Hey,

Awesome reply thanks a lot ! I have been workingout for a month now and naturaly made some changes. Because the way i set up my program it wasn’t really achievable.
First i tossed the getting up early everyday to excersise. The main reason i did this anyway was because i wanted the structure to actualy keep going to the gym. But I found some guys to go with and i have been going.
For the past month i have been going around 4 times a week and I’m actualy starting to enjoy it. (had a 1 week break because of an important test)

First I incorporated some long duration cardio because I need to lose weight. I’m now at 205 pounds which definitly isn’t all muscle. So i’d really like to keep this in!

Second, The reps on the lifts i noticed was not really working at all and i switched to 3 series of 12 reps. But will try lowering them some more. 4x8 ?

I had considered deadlifts but too afraid to commit because of the complex motion. Will start with these.

Box jumps require boxes which my gym does not have :frowning: so that won’t work. Will incorporate some lateral work though since these exercises do indeed look usefull for baseball.

And forgetting crunches is not that hard for me since i hate those anyway. Pallof press looks nice. You have any more examples of good core exercises?

Will look into foam rolling. Initial impression is good and will use this. Is this something usefull post pitching as well?

At the moment my workout looks like this:
5 minutes eliptical -> legstretching -> 15 minutes interval eliptical

upper body days:
armstretching

  1. Chest: dumbell press
  2. Back: dumbell row
  3. Biceps: curls
  4. Triceps: machine pushdown
  5. Rotator cuffs: cable machine
  6. Forearms: Dumbell wrist curl

lower body days:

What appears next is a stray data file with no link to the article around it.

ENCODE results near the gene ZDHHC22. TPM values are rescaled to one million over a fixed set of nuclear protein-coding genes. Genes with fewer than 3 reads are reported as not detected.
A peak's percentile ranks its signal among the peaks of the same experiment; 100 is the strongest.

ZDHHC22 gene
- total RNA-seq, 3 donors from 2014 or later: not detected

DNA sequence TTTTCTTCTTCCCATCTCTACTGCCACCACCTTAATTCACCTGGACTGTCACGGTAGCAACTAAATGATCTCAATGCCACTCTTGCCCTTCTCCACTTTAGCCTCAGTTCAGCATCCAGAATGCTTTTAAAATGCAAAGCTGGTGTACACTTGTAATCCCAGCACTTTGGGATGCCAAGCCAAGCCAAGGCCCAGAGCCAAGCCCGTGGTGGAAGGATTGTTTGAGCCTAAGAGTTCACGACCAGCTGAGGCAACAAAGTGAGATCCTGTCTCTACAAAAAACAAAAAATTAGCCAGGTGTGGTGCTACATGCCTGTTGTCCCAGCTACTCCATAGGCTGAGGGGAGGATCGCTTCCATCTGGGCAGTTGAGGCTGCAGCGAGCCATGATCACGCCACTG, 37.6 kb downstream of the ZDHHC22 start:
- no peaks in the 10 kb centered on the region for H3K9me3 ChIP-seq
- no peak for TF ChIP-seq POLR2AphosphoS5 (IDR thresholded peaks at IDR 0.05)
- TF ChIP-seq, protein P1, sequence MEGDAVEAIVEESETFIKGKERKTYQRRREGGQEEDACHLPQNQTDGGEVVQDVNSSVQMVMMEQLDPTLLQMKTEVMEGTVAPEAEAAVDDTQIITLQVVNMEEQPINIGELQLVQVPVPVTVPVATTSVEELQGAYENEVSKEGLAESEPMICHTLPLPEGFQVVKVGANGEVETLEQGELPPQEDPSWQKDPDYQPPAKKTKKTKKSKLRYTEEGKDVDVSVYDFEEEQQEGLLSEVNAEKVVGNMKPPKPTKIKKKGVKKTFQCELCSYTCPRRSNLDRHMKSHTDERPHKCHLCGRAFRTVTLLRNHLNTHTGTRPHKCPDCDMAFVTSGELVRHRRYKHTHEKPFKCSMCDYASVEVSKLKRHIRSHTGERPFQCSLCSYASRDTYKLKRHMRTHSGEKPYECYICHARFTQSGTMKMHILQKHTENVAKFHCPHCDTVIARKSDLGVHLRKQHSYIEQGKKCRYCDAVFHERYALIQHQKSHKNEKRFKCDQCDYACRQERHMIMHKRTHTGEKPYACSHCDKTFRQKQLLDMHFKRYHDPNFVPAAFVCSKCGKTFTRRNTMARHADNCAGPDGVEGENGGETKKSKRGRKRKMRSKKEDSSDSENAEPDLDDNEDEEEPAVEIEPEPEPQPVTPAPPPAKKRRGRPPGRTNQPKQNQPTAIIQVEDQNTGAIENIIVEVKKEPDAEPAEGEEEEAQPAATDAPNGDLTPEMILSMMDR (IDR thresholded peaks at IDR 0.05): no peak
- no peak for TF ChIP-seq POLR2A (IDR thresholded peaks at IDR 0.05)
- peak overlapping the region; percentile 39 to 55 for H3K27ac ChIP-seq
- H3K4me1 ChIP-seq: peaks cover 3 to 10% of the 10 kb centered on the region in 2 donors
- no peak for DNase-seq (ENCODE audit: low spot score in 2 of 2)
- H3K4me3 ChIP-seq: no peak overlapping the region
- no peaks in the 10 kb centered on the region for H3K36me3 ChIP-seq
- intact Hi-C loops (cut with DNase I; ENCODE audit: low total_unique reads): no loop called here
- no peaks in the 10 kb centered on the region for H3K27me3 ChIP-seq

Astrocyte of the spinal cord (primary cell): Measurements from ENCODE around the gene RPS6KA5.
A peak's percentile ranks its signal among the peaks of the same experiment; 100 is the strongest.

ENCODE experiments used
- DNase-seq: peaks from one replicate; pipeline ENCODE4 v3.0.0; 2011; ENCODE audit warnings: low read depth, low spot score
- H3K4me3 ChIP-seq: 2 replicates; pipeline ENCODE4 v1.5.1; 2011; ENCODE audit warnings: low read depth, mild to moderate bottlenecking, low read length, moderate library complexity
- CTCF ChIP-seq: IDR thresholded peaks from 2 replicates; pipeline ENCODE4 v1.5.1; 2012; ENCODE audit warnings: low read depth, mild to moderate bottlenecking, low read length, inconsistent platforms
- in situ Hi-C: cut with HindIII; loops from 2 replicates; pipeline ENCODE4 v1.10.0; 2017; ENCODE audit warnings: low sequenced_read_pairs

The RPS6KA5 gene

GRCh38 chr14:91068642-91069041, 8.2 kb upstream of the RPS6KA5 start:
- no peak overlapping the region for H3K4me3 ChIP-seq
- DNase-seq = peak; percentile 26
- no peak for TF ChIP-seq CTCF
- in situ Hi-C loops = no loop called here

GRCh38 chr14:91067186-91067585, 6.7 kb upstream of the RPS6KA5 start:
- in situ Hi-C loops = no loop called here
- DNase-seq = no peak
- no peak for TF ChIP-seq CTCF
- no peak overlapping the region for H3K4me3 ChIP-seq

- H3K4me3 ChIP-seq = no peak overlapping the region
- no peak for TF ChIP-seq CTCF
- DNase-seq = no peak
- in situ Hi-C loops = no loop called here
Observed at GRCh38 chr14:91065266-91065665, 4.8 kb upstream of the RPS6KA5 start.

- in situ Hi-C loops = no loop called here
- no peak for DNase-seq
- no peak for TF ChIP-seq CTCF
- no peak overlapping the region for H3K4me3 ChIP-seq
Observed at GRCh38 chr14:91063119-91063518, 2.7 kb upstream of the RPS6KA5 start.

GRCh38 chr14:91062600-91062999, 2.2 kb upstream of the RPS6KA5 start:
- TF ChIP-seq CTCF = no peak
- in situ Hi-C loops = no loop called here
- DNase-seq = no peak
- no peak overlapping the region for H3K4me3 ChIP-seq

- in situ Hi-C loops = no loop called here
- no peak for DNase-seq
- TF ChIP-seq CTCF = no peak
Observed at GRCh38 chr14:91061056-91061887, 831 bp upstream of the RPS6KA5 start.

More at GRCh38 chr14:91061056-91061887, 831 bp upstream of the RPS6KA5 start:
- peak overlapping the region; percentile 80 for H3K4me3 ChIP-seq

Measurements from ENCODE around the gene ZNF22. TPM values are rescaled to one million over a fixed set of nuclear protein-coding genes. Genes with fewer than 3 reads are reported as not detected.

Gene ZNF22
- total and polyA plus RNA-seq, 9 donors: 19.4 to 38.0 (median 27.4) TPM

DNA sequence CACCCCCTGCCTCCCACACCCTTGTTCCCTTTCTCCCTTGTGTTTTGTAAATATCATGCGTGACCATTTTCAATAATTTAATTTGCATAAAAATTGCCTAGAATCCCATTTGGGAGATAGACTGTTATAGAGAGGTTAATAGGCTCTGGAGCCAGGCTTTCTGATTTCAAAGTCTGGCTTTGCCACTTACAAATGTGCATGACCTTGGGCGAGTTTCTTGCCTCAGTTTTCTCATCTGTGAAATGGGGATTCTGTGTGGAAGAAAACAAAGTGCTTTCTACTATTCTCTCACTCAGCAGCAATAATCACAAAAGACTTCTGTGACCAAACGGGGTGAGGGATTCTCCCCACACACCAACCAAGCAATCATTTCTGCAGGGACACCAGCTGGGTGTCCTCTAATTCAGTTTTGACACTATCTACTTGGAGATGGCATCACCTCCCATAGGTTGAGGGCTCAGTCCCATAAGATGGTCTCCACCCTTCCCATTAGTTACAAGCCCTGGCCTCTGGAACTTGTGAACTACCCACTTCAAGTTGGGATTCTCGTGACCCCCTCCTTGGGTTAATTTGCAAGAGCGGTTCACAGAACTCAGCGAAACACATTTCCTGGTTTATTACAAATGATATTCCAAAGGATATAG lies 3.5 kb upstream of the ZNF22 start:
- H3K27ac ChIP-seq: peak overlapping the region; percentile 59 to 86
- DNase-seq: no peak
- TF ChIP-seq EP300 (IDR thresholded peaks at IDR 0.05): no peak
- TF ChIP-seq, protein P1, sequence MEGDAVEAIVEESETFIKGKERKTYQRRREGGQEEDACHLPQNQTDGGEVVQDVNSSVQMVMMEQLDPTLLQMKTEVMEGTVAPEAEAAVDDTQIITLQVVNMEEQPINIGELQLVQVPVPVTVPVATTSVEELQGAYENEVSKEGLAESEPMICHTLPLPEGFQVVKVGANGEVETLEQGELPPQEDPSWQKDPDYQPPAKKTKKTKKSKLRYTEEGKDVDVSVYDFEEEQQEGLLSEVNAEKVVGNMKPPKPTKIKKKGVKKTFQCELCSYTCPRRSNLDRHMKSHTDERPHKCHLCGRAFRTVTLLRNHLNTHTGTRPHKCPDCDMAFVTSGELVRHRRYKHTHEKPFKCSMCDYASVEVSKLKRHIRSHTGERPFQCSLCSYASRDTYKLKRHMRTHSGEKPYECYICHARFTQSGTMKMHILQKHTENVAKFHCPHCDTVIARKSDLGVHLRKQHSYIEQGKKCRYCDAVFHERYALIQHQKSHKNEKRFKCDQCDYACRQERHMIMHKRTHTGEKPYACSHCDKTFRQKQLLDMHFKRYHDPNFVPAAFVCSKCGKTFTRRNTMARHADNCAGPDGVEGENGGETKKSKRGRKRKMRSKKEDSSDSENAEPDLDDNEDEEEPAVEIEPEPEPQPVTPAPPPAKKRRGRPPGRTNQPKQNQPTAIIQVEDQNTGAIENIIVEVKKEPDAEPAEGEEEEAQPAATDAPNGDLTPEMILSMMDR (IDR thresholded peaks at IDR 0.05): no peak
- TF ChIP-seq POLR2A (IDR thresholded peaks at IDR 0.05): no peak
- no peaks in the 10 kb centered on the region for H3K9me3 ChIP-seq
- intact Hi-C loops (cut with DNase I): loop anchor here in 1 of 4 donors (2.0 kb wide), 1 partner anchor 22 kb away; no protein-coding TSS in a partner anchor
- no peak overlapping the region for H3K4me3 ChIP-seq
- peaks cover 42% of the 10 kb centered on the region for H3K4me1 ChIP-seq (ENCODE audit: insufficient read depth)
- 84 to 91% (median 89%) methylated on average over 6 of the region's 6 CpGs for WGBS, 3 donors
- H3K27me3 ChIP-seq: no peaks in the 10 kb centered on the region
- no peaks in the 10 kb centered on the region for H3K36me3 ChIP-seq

1. Legs: Squats
  2. Legs: lunges forward and backwards
    [i]3. Legs: Lateral lunges
  3. Legs: Deadlift[/i]
  4. Calves: calf raise
  5. Abs: ab crunch -> Paloff press

Alex


#4

Alex,

If you want to lose some weight, start with better nutrition habits. Next, mix in more interval/sprint work. Both will be better approaches than long duration cardio. And they will have a more positive impact on your performance.

For set and rep ranges:
-The deadlift and squat can be kept at 3 sets of 5 reps each week. Add 5 pounds each week to each lift.
-For exercises involving dumbbells (DB) or cables, stay in the 6-10 range for reps with 2-3 sets.
-For bodyweight exercises such as push-ups or pull-ups, use 6, 8, 10, and 12 as your rep increments. Stay in the 2-4 sets range.

Don’t be afraid of the deadlift. You need posterior chain work (hamstrings, butt, low back). If you have access to a trap bar, start there. If you are still weary of deadlifts, start with RDLs and really hammer down the form.

You definitely need some plyo work, and box jumps are just one type. You can try broad jumps, 1-leg bounds, lateral bounds, lateral hops, squat jumps (in place), and the list goes on.

For core work, you can include some explosive medicine ball work near the front of your training sessions with your plyos. As for other “core” exercises, try planks, side planks, farmer’s walks, prone low back raises, and reverse hypers. Those are all good starting exercises.

Any soft tissue work is huge for recovery. Foam rolling is just one method to get the job done. To use post-pitching may be more of a personal preference so you’ll have to experiment with it. But, I would say yes.


#5

Phil,

First thanks a lot of really taking some time with helping me out!
I actualy did change my nutrition habits. Almost exactly like the schedule in my first post. Only exception is i exchanged the eggs for breakfast for oatmeal with some honey and raisins. Because I got tired of the eggs very quick. And i eat some cottage cheese or quark right before bed.
Made me lose about 8 pounds in a month time. (With the occasional slipup) So im happy about that.
Whenever I’m on the eliptical I set it to interval mode. Does this count?

upper body days: